Newer versions of the Arduino IDE have a Library Manager which provides access to a large list of libraries with a one-click install. Sensors that have been used for a few years by the community often have a library available through the manager. However for new sensors, you usually have to download a library and manually place it in your

Username>Documents>Arduino>Libraries folder.

You can Learn more about installing Arduino libraries at:
Sparkfun :Installing an Arduino Library,    All About Arduino Libraries at Adafruit 
and  Installing Additional Arduino Libraries at Arduino.cc.

Note that these little bits of library code can be located in several different places on your hard drive but it’s best to keep the ones you add in your sketchbook folder because the Arduino Software (IDE) upgrades itself by first erasing everything in the program root directory: including any libraries that were stored there. Libraries in your personal document folders are not deleted during the Arduino Software (IDE) update process.

Here I’ve added a resistor which pulls the CS pin high to tell this ADXL345 accelerometer to communicate with the I2C protocol rather than SPI. The value of that pull-up resistor is not critical, so they can range from a 200Ω to 10kΩ.

The digital sensor protocols you are most likely to see used with an Arduino are SPI and I2C. It’s fairly common for chip-based sensors to support BOTH protocols and for those you usually add a pull-up or pull-down resistor to tell the chip which one to use.  SPI is preferred when fast communication is needed to move large amounts of data, but this is rarely the case for environmental monitoring. More importantly, the Arduino SD card libraries expect the SPI bus to be operating in Mode0. Adding a sensor to the Cave Pearl Logger which changes the SPI bus to one of the other three operating modes would prevent data from being saved until the bus was reset to Mode0. I have yet to find an SPI-only sensor that doesn’t have an I2C equivalent on the market.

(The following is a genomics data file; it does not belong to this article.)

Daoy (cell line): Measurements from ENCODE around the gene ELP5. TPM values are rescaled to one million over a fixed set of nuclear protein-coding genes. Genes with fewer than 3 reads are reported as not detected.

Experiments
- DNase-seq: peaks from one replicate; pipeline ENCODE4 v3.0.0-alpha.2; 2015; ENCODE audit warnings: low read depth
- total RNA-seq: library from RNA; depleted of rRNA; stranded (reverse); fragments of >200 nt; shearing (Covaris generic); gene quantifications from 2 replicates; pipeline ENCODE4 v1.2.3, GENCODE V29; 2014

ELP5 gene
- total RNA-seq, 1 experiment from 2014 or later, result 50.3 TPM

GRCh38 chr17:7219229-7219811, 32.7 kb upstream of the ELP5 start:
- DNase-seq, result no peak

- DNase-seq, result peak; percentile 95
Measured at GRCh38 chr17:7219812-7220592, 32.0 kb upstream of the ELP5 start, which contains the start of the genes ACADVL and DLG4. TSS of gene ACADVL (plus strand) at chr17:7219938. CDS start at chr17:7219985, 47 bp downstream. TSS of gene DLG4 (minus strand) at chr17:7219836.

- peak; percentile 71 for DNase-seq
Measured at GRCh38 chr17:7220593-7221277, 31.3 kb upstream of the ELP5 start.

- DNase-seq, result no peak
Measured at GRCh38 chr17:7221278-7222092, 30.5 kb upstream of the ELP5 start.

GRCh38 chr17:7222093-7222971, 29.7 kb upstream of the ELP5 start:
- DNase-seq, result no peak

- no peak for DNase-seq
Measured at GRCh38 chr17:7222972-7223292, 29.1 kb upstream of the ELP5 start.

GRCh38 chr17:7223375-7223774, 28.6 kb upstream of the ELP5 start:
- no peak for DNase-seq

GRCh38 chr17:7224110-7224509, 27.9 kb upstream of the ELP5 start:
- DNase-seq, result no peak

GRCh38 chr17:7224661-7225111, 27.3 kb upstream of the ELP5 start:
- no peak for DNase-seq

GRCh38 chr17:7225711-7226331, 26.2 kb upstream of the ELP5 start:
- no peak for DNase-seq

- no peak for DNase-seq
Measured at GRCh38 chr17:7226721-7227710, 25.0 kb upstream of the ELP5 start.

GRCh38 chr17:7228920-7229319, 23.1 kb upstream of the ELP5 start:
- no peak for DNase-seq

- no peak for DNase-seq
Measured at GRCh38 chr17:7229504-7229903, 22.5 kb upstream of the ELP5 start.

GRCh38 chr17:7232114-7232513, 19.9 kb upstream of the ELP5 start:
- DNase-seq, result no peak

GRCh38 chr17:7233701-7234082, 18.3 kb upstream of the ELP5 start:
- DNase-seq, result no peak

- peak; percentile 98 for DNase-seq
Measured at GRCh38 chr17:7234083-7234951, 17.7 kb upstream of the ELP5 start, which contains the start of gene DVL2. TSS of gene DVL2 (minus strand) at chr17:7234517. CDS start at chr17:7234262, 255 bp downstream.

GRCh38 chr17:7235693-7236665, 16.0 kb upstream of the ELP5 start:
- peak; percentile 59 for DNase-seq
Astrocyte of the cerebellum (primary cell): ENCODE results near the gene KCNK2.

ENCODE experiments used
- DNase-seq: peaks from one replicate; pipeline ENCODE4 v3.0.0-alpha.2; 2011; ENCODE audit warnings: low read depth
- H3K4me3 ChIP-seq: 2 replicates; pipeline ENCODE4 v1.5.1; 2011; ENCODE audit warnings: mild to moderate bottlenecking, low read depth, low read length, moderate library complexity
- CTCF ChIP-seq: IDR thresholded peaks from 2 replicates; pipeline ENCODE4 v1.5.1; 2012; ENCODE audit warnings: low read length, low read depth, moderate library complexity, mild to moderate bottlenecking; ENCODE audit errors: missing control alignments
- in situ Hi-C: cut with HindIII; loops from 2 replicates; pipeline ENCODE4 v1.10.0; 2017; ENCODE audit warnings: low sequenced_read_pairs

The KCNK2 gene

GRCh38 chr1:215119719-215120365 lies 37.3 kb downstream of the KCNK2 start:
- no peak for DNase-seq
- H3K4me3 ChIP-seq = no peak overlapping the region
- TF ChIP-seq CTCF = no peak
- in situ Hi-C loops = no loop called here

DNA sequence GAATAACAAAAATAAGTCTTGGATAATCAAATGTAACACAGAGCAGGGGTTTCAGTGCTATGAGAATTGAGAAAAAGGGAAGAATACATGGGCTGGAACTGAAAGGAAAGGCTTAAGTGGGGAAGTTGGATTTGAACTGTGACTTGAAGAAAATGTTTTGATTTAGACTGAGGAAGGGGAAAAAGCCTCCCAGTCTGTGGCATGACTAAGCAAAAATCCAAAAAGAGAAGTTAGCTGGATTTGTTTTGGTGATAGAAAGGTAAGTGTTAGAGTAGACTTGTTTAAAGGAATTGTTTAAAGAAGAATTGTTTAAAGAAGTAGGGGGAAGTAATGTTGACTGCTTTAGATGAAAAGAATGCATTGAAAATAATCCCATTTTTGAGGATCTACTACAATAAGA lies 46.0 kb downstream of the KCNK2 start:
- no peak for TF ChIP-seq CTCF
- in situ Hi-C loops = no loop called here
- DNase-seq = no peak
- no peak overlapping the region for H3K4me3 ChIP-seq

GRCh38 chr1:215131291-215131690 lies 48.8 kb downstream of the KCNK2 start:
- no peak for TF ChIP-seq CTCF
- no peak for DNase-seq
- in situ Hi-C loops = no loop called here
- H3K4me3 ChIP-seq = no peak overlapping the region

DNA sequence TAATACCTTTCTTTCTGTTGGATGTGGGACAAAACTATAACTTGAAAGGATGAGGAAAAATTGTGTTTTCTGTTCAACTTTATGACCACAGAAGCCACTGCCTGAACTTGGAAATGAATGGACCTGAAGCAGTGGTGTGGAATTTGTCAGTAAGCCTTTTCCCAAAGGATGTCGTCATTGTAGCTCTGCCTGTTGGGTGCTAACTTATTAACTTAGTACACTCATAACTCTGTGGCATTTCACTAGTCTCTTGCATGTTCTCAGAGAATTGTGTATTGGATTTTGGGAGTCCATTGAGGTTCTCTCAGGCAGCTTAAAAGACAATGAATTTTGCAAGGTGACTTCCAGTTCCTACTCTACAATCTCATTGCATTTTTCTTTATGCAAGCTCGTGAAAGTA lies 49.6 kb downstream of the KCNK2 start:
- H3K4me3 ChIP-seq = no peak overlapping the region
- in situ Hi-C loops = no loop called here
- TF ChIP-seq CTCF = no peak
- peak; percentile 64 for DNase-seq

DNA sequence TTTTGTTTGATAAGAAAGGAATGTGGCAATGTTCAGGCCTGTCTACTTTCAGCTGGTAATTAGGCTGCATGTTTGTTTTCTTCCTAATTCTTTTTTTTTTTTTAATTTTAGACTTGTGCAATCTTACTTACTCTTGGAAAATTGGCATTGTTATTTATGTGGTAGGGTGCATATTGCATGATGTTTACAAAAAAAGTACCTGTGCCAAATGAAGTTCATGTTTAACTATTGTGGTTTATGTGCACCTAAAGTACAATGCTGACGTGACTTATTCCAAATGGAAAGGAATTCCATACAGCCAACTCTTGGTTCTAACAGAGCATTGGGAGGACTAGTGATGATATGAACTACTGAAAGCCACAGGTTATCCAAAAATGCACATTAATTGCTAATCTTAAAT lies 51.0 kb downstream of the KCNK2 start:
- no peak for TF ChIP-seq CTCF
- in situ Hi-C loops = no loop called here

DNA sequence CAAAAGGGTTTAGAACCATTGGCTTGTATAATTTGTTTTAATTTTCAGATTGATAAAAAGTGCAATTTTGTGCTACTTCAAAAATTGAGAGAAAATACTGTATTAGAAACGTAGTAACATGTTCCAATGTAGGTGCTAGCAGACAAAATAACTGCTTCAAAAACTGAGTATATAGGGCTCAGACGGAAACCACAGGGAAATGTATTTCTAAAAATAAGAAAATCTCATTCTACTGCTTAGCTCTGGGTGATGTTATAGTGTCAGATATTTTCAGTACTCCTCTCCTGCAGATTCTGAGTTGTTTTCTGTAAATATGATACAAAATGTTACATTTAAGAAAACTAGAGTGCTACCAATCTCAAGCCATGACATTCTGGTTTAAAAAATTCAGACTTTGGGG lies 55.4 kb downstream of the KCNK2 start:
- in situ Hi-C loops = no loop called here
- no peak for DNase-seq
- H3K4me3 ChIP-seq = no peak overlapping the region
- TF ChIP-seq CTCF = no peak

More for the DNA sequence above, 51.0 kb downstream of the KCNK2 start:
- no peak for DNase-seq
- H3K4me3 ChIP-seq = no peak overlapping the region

I2C sensors are often the best choice for Cave Pearl Data Loggers.

The DS3231 RTC breakout module used on the Cave Pearl logger has a cascade port at one end, making a perfect attachment point for other I2C devices

The I2C bus or TWI (Two Wire Interface) allows a single master (the Arduino) to share communication lines with more than 100 slave devices (the sensors). Cave Pearls use an DS3231 RTC for timekeeping and the I2C breakout board carrying it provides 4.7k pullups resistors on the SDA and SCL communication lines. Each new I2C sensor gets connected to the same wires as the RTC board. If you have a good library to go with your sensor, about the only thing that might prevent it from working is a bus address conflict. Because I2C devices are all connected to the same wires, the Arduino needs a way to talk to only one device at a time. It does this using the I2C address of each sensor. (kind of like a phone number)

The first thing to do with a new sensor after connecting it to your Arduino, is run a bus scanner which queries every possible address to see if any devices are responding. If two devices are trying to use the same address, only one of them will show up in the scan, and sometimes neither of them will. Code for this basic utility for this can be found at the Arduino playground.

Running that bus scanner on a Cave Pearl data logger before any sensors are attached should produce: